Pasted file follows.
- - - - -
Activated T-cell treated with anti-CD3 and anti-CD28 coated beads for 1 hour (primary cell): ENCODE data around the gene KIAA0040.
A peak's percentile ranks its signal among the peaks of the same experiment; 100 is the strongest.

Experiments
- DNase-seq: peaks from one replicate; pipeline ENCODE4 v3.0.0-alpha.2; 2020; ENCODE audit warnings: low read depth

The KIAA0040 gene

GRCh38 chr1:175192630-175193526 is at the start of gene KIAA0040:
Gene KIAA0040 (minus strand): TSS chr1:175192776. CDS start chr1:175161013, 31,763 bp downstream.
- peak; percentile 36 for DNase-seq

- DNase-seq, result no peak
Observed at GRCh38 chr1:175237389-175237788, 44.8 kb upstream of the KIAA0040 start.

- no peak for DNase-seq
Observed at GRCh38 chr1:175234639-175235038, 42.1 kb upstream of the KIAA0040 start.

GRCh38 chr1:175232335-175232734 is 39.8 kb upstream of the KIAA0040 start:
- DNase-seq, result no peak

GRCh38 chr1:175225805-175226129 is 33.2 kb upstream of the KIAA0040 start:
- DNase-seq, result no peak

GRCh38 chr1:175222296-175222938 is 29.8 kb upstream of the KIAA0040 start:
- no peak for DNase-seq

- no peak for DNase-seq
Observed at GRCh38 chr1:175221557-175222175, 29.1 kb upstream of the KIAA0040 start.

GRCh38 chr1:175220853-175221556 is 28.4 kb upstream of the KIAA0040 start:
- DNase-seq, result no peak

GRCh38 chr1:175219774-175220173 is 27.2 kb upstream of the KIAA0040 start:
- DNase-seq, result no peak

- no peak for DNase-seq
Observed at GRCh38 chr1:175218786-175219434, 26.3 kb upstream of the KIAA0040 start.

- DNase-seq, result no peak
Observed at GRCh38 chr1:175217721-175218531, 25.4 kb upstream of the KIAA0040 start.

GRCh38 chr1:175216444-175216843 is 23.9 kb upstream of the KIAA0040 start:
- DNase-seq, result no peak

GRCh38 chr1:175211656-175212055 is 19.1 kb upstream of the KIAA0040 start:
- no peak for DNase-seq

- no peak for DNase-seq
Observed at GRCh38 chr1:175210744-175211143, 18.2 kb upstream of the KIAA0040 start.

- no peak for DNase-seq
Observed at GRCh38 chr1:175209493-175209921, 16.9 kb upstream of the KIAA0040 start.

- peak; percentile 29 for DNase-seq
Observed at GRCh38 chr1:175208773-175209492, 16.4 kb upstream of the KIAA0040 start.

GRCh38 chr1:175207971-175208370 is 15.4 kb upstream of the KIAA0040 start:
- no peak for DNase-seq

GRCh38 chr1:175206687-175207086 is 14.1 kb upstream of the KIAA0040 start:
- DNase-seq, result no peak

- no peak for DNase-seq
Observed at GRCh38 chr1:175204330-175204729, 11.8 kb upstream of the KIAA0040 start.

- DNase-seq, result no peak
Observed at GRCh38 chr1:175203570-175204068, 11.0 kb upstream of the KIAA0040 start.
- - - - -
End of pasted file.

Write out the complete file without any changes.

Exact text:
Activated T-cell treated with anti-CD3 and anti-CD28 coated beads for 1 hour (primary cell): ENCODE data around the gene KIAA0040.
A peak's percentile ranks its signal among the peaks of the same experiment; 100 is the strongest.

Experiments
- DNase-seq: peaks from one replicate; pipeline ENCODE4 v3.0.0-alpha.2; 2020; ENCODE audit warnings: low read depth

The KIAA0040 gene

GRCh38 chr1:175192630-175193526 is at the start of gene KIAA0040:
Gene KIAA0040 (minus strand): TSS chr1:175192776. CDS start chr1:175161013, 31,763 bp downstream.
- peak; percentile 36 for DNase-seq

- DNase-seq, result no peak
Observed at GRCh38 chr1:175237389-175237788, 44.8 kb upstream of the KIAA0040 start.

- no peak for DNase-seq
Observed at GRCh38 chr1:175234639-175235038, 42.1 kb upstream of the KIAA0040 start.

GRCh38 chr1:175232335-175232734 is 39.8 kb upstream of the KIAA0040 start:
- DNase-seq, result no peak

GRCh38 chr1:175225805-175226129 is 33.2 kb upstream of the KIAA0040 start:
- DNase-seq, result no peak

GRCh38 chr1:175222296-175222938 is 29.8 kb upstream of the KIAA0040 start:
- no peak for DNase-seq

- no peak for DNase-seq
Observed at GRCh38 chr1:175221557-175222175, 29.1 kb upstream of the KIAA0040 start.

GRCh38 chr1:175220853-175221556 is 28.4 kb upstream of the KIAA0040 start:
- DNase-seq, result no peak

GRCh38 chr1:175219774-175220173 is 27.2 kb upstream of the KIAA0040 start:
- DNase-seq, result no peak

- no peak for DNase-seq
Observed at GRCh38 chr1:175218786-175219434, 26.3 kb upstream of the KIAA0040 start.

- DNase-seq, result no peak
Observed at GRCh38 chr1:175217721-175218531, 25.4 kb upstream of the KIAA0040 start.

GRCh38 chr1:175216444-175216843 is 23.9 kb upstream of the KIAA0040 start:
- DNase-seq, result no peak

GRCh38 chr1:175211656-175212055 is 19.1 kb upstream of the KIAA0040 start:
- no peak for DNase-seq

- no peak for DNase-seq
Observed at GRCh38 chr1:175210744-175211143, 18.2 kb upstream of the KIAA0040 start.

- no peak for DNase-seq
Observed at GRCh38 chr1:175209493-175209921, 16.9 kb upstream of the KIAA0040 start.

- peak; percentile 29 for DNase-seq
Observed at GRCh38 chr1:175208773-175209492, 16.4 kb upstream of the KIAA0040 start.

GRCh38 chr1:175207971-175208370 is 15.4 kb upstream of the KIAA0040 start:
- no peak for DNase-seq

GRCh38 chr1:175206687-175207086 is 14.1 kb upstream of the KIAA0040 start:
- DNase-seq, result no peak

- no peak for DNase-seq
Observed at GRCh38 chr1:175204330-175204729, 11.8 kb upstream of the KIAA0040 start.

- DNase-seq, result no peak
Observed at GRCh38 chr1:175203570-175204068, 11.0 kb upstream of the KIAA0040 start.